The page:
How Does Facebook Make Money?
Facebook’s IPO filing this week confirmed what we already knew: Facebook makes the vast majority of its money by selling ads on its site.
But now we know just how much of its revenue comes from advertising: 85% in 2011, with the remaining 15% coming from payments and other fees.
For comparison, that’s actually slightly more diversified than Google, which still gets 96% of its revenue from advertising. And it’s even a significant change from 2010, when Facebook got 95% of its revenue from advertising.
A few other nuggets from Facebook’s IPO filing:
- Zynga, the company that makes FarmVille and other popular Facebook games, is driving the growth in Facebook’s payments business, and is therefore driving Facebook’s revenue diversification away from advertising. (While making it more dependent on Zynga at the same time!) Some 12% of Facebook’s revenue in 2011 — but less than 10% in 2010 and 2009 — came from Zynga. That includes revenue for processing payments — Zynga is the bulk of Facebook’s Credits/payments business — and also advertising that Zynga purchases on Facebook.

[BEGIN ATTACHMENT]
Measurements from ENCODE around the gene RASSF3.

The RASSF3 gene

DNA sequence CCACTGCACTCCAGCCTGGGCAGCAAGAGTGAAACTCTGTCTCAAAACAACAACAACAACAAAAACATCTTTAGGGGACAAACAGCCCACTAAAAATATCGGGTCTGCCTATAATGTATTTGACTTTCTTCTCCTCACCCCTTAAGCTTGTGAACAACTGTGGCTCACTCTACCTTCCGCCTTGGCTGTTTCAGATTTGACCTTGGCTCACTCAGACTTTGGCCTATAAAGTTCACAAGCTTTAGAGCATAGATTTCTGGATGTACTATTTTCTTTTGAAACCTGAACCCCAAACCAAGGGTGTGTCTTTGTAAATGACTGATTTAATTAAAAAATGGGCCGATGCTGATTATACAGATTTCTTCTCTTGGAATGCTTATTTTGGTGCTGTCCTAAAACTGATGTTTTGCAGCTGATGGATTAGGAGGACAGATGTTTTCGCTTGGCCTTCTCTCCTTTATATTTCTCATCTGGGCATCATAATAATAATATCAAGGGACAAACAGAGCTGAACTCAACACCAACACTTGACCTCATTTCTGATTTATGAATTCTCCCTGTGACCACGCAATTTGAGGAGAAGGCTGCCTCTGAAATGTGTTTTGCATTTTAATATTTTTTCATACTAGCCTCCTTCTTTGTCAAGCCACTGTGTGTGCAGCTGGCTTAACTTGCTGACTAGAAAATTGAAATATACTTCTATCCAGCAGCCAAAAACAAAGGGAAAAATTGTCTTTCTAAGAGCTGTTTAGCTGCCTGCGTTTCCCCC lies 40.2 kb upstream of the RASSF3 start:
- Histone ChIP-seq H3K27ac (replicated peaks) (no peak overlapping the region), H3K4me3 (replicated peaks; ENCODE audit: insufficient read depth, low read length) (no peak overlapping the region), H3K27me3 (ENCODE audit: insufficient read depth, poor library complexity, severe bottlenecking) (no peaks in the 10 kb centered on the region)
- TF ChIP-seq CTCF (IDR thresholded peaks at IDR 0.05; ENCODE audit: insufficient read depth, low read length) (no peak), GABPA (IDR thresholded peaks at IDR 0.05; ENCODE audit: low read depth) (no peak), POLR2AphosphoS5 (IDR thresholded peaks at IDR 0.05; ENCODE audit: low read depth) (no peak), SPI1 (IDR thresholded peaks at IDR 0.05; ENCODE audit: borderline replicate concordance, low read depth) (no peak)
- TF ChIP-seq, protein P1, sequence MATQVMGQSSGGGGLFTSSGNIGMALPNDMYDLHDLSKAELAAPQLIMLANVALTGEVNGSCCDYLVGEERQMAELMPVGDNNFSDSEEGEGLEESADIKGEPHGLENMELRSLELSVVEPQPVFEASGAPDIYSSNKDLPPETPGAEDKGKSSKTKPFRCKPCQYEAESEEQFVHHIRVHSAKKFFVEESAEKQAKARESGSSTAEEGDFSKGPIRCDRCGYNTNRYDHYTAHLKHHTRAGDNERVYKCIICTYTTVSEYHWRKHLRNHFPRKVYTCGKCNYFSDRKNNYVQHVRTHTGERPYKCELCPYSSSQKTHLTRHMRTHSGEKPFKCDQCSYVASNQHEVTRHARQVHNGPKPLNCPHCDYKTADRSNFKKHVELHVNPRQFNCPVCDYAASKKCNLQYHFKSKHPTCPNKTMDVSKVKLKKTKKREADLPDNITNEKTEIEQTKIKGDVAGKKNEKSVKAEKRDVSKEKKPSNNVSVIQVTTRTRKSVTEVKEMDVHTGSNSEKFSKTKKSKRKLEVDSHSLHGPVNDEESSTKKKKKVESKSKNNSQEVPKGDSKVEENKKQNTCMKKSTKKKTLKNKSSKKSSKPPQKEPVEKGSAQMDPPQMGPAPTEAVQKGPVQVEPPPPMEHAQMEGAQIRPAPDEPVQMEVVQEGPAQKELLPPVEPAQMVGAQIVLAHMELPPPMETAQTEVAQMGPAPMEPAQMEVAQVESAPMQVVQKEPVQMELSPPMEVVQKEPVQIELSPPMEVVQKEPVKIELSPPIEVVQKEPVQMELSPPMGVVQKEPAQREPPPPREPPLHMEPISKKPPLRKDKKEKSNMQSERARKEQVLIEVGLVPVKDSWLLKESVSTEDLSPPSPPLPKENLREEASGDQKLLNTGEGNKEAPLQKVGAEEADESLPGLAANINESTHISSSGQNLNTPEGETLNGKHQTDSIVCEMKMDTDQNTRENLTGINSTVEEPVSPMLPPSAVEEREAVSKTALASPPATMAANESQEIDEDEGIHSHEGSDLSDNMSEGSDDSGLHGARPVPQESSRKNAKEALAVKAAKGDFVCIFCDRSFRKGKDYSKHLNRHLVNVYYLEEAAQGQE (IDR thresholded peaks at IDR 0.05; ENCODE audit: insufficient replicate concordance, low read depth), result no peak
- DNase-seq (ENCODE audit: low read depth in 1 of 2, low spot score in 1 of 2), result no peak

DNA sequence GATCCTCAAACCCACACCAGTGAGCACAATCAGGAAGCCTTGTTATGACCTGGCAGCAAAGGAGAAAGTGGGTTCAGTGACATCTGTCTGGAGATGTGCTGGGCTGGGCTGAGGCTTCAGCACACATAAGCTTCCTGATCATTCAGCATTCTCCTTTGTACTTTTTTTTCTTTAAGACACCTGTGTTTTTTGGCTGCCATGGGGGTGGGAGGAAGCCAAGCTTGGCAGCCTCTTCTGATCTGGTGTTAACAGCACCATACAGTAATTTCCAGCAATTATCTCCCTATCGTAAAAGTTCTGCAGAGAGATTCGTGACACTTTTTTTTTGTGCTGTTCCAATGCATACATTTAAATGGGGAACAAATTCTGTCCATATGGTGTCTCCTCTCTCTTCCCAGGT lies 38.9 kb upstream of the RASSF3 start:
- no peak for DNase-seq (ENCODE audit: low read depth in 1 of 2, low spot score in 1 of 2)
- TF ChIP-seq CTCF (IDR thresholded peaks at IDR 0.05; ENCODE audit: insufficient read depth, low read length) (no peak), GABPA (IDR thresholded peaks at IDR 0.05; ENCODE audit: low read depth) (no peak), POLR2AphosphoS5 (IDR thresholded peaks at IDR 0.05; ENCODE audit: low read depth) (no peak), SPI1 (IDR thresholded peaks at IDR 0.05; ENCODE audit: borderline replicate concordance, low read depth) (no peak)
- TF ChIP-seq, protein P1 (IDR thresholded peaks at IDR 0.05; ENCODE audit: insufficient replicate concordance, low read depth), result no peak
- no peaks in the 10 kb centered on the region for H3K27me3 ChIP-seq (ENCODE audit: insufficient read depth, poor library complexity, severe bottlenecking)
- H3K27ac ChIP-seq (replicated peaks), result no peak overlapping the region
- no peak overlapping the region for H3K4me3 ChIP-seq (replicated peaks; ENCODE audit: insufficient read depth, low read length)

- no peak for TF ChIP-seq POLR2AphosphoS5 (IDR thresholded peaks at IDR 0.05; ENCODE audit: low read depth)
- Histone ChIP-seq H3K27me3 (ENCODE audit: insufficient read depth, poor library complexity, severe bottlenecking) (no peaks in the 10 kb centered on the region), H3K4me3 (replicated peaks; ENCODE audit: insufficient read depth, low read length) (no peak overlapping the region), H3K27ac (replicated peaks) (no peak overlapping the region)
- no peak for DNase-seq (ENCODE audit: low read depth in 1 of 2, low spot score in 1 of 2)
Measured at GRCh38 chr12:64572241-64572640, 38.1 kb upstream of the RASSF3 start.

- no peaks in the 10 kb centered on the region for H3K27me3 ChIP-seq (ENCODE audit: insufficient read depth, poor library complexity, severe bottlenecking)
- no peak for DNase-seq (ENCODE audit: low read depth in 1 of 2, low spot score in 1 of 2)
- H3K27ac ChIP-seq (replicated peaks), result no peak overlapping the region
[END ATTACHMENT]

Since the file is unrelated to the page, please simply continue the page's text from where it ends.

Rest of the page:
- Netflix bought $3.8 million worth of advertising on Facebook last year, representing 0.1% of Facebook’s total ad revenue. The Washington Post company bought $4.2 million worth of ads from Facebook last year, also about 0.1% of Facebook’s total ad revenue. Both were disclosed because the companies have officers who are on Facebook’s board of directors.
- Facebook does “not currently directly generate meaningful revenue” from mobile, even though about half of its user base accesses Facebook from a mobile device. This is an important growth area for the future.
Follow-Up: Facebook’s Payments Business Is Already 15% The Size Of PayPal — Sort Of
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